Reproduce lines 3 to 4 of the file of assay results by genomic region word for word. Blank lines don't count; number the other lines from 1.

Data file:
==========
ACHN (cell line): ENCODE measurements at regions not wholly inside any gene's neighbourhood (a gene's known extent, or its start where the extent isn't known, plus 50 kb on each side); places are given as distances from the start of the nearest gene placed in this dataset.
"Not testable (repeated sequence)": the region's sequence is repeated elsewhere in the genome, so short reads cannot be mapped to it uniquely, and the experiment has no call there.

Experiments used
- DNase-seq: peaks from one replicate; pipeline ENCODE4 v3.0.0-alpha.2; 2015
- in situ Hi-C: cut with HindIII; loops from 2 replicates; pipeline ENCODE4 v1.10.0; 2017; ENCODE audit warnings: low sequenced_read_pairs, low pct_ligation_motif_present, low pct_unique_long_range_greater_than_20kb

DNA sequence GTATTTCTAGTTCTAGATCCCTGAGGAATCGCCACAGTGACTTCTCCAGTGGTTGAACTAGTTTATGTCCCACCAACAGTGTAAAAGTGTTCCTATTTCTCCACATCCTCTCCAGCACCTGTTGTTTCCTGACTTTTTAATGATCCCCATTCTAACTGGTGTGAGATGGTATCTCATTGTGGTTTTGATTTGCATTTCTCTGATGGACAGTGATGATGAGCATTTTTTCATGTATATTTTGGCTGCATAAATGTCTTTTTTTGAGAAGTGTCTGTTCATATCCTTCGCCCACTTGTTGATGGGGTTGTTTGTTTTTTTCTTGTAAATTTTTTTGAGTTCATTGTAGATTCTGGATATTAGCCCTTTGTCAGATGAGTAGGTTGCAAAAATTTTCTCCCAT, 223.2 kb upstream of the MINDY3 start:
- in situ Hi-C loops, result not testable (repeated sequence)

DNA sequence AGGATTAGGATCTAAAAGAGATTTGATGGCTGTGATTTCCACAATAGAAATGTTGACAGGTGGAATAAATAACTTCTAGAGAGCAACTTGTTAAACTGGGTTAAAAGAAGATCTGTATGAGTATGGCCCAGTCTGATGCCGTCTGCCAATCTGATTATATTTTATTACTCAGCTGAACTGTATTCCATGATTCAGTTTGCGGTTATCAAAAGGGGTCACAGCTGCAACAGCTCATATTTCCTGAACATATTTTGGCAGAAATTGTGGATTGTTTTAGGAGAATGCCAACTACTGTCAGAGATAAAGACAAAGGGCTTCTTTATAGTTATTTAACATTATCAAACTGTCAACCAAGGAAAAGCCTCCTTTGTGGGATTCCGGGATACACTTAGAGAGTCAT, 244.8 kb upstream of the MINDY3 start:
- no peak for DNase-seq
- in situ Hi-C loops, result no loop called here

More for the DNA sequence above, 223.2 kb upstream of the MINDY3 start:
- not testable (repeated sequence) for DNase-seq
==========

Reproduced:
Experiments used
- DNase-seq: peaks from one replicate; pipeline ENCODE4 v3.0.0-alpha.2; 2015